Aircraft Accidents and the Code of Conduct

It has been reported lately that 2017 was the safest year ever recorded, with zero commercial aviation fatalities.  Politicians and bureaucrats on both sides of the aisle were standing in line to take credit for the milestone, convincing the public that this is a sign of the future; we stand on the brink of a brighter tomorrow; we have fixed aviation safety for good.  Break out the champagne!  All we have to do is conduct ourselves as we have the last twelve months and we … are … Golden.

In the words of Killer, the Vulture, “Uh, no, no, no … uh, nope.”  When I hear that we have achieved such a record, that’s when I start looking up with fear at the sky; I pop open my Wile E. Coyote Acme umbrella in anticipation of becoming clobbered from above.

Such historic landmarks are illusions, non-existent; there are no assurances that each time an aircraft takes off, it will be an uneventful flight.  Each flight is the continuing efforts of multiple individuals contributing to its safety, e.g. pilots, mechanics, flight attendants, etc.; an ongoing effort of being safe.

When I worked the aircraft line in 1987, one of my fellow mechanics signed off the logbook with the words, “Another every day, non-eventful post-flight accomplished on N*****.”  My coworker was given something to remember this by in his personnel file and a re-post-flight was accomplished.  As trivial as he found walking around an aircraft to be, it is not a mundane task … not in the least.  One can find many safety anomalies during a post-flight walkaround, e.g. bird strikes, metal kicked up from the runway and embedded in a wing fuel tank (saw that one myself), tires missing restraining hardware, hot brakes, etc.  Each finding represents a threat to man and machine.

Each flight must be treated as a unique event; not one of a group of events, but in a class by itself.  To think otherwise tempts fate; it allows us to fall into a comfortable position that breeds complacency.  I’ve had the opportunity to listen to several cockpit voice recordings of the last minutes of a flight.  Never did anyone on those tapes believe that their soon-to-be accident flight would be anything but be uneventful.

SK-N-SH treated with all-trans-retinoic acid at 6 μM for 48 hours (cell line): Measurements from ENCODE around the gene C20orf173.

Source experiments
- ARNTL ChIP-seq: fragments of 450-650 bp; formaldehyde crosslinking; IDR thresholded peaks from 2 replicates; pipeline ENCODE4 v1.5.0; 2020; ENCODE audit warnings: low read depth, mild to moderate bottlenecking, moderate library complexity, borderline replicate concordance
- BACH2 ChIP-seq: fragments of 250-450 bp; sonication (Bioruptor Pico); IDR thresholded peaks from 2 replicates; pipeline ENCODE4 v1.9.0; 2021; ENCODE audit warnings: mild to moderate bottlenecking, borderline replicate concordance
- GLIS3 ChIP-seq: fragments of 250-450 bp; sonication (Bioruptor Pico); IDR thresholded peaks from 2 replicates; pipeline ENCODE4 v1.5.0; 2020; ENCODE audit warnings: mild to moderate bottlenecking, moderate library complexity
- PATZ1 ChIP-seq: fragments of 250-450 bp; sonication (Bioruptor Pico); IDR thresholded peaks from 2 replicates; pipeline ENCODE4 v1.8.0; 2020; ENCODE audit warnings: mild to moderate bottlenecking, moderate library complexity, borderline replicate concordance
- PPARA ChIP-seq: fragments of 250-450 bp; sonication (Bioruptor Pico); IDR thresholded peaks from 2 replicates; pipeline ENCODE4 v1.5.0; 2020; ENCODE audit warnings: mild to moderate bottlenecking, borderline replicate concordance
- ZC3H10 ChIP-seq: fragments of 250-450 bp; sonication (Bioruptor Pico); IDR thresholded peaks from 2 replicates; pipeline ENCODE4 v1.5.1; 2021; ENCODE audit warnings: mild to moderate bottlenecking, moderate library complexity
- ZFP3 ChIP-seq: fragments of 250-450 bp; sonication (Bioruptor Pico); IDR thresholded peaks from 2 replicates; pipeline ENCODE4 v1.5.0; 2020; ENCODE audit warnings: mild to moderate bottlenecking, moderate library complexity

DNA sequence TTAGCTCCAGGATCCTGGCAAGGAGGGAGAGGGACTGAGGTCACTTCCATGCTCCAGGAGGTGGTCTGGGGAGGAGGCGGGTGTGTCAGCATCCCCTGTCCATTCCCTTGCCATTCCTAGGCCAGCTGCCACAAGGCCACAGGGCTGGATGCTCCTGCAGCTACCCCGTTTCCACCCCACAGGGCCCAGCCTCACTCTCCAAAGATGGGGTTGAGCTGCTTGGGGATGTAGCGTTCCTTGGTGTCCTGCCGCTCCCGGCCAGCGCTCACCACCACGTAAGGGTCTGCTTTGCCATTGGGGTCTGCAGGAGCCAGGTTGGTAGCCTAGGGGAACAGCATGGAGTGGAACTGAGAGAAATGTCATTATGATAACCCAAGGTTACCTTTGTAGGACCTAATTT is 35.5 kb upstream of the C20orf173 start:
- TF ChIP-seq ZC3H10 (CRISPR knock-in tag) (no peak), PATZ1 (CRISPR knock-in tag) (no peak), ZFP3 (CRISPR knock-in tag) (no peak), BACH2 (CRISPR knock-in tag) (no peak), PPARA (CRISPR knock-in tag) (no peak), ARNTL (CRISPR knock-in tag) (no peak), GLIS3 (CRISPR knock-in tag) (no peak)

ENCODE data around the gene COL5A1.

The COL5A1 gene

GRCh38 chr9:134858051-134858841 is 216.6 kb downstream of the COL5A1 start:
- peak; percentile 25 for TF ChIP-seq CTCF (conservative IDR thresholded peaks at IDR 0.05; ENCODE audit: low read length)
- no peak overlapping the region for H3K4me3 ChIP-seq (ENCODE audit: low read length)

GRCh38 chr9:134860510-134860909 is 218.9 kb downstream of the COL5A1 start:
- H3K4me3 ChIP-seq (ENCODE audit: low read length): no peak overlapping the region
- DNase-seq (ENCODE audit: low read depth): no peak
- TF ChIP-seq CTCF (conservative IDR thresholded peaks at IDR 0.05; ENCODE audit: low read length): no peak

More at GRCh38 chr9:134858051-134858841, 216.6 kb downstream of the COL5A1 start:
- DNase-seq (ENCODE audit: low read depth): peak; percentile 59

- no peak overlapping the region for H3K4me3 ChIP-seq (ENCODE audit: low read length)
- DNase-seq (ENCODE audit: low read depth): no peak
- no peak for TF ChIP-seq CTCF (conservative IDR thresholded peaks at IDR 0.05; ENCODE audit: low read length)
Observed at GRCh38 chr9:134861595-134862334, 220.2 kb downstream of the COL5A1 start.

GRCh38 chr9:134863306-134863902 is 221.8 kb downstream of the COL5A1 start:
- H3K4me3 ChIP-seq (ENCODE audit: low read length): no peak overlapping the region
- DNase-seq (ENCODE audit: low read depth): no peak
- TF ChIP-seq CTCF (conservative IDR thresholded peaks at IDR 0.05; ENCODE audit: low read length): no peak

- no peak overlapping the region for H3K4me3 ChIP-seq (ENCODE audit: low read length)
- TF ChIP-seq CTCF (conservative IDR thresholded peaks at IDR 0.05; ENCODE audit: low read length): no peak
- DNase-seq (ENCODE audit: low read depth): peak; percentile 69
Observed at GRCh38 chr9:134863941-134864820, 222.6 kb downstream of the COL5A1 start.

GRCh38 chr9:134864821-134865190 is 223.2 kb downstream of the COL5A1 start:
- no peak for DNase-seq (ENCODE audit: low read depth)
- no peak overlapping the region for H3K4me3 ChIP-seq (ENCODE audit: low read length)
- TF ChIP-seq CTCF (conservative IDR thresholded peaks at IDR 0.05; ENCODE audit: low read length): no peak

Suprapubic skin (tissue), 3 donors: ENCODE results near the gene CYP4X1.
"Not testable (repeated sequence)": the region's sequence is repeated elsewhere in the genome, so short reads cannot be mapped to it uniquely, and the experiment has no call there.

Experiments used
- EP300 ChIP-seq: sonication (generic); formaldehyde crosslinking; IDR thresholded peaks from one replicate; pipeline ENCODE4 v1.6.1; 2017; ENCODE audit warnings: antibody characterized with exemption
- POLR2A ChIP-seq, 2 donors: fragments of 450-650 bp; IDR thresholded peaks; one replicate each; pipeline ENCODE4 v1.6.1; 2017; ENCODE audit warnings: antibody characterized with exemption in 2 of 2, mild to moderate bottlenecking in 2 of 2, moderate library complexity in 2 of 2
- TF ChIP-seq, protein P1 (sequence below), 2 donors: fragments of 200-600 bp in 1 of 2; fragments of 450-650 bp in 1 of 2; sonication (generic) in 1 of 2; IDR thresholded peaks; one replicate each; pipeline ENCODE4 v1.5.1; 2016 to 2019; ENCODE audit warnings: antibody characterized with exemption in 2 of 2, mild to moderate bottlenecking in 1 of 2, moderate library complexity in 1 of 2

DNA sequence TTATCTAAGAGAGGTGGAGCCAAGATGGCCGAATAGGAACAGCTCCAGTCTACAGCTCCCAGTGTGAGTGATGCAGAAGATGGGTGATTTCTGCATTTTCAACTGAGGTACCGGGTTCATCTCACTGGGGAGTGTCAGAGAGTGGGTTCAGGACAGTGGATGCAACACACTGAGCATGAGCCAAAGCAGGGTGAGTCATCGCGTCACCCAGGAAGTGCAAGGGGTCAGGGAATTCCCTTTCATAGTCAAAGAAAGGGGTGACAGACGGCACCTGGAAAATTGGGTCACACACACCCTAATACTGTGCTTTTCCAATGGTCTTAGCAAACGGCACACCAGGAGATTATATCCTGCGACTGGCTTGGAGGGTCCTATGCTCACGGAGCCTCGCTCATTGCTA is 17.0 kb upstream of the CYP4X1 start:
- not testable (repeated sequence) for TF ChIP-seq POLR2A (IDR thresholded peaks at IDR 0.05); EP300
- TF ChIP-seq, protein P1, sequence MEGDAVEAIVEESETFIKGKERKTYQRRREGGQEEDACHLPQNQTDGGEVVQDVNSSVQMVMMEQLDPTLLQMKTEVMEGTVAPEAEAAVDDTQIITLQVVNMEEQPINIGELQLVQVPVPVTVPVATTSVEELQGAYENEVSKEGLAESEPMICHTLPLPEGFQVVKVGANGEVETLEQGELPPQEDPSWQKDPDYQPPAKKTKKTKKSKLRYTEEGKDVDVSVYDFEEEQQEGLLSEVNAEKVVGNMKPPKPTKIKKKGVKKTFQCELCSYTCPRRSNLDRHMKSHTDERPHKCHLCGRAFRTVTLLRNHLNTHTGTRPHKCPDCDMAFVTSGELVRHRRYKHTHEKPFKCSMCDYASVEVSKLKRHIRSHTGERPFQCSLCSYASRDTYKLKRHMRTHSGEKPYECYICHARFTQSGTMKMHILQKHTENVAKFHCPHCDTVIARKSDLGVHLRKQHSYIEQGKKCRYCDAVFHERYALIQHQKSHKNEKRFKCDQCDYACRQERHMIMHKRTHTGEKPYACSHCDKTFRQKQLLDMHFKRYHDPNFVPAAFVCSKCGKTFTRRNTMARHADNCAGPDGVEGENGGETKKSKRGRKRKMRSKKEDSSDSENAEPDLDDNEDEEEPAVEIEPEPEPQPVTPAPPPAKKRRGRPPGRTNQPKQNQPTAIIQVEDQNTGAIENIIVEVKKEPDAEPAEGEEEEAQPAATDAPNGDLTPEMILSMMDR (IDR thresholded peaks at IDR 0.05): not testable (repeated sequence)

The Titanic took the term ‘Unsinkable’ quite to heart, enough so, to race carelessly through an iceberg field.  Someone convinced the Shuttle Program astronauts that, “a tragedy on the scale of the Challenger disaster would never happen again, so whose up for flying STS-107 in Columbia?”  I’m convinced that the flight crew for Asiana Airlines 214 felt that the airliner’s technology would not let them crash.  National 102, Air Midwest 5481, Colgan 9446, Valujet 592, complacency, complacency, complacency.  Can it be more obvious?

Aviation safety isn’t brain surgery; it’s a culmination of years of accident investigation, ongoing inspections, record reviews, internal auditing, quality control, quality assurance, surveillance, etc.  Aviation safety boils down to using tools, e.g. a simple list of rules that, if followed, will guarantee one satisfies his or her own place in a safe flight’s chain.  The Aviators Code Initiative (ACI) provides Codes of Conduct that span many aviation disciplines, e.g. Aviators, Flight Instructors, Helicopter Pilots, Student Pilots, Seaplane Pilots, Light Sport Aviators, Glider Aviators, and Aviation Maintenance Technicians, each found at:

http://www.secureav.com

The site also provides guidance for Unmanned Aerial System Pilots and Manned Aircraft Operating Near Drones.  For example, here is the Code of Conduct list for Aircraft Maintenance Technicians from the above website:

The Code of Conduct has seven sections, each containing Principles and Sample Recommended Practices.

  1. General Responsibilities of Aviation Maintenance Technicians
  2. Third-Party Safety

III.           Training and Proficiency

  1. Security
  2. Environmental Issues
  3. Use of Technology

VII.         Advancement and Promotion of Aviation Maintenance

Each section breaks down into its own rules of safe habits.  These rules for safe habits are, fundamentally, work ethics and best practices that we all should follow.  I feel work ethics have taken a large hit in this new world of reliable technologies; work ethics suffer from a lack of common sense, relying on the machine to police the safety, leaving the aviator free to attend to unnecessary distractions that have nothing to do with safety.

A concern of mine: work areas that display signs, such as: (#) Days Since the Last Accident, are posting excuses for complacency.  These signs should be replaced with signs that say: Are You Going to Have an Accident Today?  Make people worry less about being rewarded for doing their job with pizza parties and more about not being rushed to the hospital or losing one’s sight; that would be an incentive to be careful.  People don’t need to be reminded of what they’ve already achieved; they need to be aware of what they haven’t.

We will never be accident-free.  We need to remind ourselves every day about the consequences of inaction, what happens when we break discipline, not just to ourselves, but to those we are charged with transporting safely every day.  It’s in our benefit to conduct ourselves to the highest level; anything less is just not good enough.

2 thoughts on “Aircraft Accidents and the Code of Conduct”

  1. Great article again…. my only point is that complacency will cause systems within any airline or maintenance repair shop to be the break down in their system. Hopefully it won’t be the case if there is an effective audit system in place.

    1. Good point Jose; no influence on any aviator’s attention to safety can be discounted. And I don’t think any influence can be highlighted enough.

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